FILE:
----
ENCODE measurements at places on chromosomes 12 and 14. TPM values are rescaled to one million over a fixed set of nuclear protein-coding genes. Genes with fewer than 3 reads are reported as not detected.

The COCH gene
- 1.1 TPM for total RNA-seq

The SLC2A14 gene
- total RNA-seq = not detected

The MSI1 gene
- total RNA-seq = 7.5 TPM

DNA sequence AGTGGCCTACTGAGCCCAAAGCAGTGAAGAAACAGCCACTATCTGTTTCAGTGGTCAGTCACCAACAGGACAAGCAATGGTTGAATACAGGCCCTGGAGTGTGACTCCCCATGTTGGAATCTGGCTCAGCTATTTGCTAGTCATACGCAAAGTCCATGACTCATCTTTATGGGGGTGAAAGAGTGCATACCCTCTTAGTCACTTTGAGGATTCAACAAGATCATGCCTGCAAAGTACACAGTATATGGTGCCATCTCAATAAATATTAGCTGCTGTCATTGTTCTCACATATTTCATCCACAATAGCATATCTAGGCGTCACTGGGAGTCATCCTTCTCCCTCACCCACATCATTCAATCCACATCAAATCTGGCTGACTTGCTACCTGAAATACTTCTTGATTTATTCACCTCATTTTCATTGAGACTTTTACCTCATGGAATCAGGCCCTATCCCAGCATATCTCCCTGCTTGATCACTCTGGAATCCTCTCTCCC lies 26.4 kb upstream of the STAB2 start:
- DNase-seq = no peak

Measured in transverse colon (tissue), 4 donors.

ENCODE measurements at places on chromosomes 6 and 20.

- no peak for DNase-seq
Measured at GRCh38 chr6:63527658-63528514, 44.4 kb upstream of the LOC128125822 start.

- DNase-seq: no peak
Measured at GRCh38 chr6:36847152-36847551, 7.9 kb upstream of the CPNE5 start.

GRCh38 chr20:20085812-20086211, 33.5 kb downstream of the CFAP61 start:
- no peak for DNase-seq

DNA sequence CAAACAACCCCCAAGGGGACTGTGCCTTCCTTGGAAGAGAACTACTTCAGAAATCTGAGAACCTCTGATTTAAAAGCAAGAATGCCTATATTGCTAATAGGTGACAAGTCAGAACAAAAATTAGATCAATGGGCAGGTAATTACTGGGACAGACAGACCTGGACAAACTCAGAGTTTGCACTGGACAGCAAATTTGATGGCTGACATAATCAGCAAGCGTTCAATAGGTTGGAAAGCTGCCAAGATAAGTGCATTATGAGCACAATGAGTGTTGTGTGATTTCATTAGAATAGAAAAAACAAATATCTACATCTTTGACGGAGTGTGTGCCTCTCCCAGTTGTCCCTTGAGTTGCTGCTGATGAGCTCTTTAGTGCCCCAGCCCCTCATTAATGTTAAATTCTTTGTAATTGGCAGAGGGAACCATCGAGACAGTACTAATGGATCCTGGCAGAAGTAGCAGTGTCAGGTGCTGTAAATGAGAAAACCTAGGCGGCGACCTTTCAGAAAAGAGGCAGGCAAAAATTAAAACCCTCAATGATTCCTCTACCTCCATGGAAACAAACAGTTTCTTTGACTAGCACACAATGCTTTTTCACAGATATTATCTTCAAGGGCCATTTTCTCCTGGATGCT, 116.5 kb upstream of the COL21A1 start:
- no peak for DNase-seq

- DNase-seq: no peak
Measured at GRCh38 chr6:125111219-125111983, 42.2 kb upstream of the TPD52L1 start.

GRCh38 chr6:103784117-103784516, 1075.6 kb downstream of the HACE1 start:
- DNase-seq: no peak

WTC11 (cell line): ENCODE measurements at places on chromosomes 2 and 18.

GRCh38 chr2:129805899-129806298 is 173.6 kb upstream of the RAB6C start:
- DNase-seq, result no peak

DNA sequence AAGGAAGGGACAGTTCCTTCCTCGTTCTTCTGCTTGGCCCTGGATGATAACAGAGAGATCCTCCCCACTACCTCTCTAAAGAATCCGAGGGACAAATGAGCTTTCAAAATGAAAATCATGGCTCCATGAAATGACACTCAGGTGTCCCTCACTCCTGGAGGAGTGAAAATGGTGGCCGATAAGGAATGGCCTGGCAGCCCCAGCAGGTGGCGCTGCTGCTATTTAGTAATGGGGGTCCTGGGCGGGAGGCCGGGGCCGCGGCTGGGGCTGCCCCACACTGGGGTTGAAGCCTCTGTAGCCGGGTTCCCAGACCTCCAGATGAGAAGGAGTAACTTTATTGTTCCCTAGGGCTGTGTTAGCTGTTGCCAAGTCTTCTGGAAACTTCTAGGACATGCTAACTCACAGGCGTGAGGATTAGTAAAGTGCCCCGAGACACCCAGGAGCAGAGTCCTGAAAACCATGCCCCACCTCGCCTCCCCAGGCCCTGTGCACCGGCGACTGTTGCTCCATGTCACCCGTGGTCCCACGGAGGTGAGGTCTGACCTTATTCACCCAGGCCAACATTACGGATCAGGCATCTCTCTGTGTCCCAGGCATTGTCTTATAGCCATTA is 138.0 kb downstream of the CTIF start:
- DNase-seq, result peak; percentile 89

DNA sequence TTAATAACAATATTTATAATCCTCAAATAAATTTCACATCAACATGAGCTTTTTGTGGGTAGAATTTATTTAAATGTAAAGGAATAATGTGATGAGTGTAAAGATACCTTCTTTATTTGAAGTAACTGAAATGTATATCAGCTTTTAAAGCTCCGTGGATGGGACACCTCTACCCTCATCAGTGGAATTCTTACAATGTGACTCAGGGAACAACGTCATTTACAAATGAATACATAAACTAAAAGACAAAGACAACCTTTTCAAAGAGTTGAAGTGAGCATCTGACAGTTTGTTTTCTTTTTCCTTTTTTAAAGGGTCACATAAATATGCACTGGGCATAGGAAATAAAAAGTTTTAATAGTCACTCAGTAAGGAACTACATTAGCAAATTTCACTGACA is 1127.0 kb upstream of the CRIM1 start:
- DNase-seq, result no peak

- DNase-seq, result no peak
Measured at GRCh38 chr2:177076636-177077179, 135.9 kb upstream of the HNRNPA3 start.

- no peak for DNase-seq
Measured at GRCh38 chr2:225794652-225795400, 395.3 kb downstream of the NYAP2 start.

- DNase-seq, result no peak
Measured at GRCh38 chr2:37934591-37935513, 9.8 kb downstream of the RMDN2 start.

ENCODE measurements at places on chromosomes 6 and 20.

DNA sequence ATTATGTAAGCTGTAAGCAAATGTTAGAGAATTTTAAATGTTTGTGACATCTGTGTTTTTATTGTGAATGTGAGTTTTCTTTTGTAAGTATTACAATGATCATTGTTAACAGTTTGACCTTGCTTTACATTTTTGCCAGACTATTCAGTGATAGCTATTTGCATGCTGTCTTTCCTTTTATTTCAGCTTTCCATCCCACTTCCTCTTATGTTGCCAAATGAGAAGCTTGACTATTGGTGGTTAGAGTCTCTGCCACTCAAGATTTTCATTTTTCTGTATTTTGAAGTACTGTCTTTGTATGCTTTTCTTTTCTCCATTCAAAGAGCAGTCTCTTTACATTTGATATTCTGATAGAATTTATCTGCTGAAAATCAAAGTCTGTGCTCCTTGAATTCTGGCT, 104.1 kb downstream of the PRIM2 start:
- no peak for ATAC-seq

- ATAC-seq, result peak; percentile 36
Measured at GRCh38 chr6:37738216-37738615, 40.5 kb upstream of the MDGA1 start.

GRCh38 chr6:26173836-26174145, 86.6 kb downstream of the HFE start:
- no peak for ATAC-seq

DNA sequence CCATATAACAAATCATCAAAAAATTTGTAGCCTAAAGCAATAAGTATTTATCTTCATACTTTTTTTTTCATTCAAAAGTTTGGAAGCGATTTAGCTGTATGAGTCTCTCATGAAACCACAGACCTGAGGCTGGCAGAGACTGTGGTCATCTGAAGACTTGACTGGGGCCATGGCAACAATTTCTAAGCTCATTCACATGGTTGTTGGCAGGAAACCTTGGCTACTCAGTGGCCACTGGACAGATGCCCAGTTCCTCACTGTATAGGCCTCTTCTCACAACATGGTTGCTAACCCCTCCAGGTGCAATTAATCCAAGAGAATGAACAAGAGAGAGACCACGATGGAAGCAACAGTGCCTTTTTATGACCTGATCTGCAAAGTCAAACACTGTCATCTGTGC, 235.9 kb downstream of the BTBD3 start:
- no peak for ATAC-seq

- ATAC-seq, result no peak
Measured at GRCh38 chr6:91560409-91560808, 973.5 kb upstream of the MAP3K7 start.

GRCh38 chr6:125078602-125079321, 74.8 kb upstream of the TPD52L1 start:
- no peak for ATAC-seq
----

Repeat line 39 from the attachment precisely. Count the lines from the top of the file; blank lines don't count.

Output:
- no peak for ATAC-seq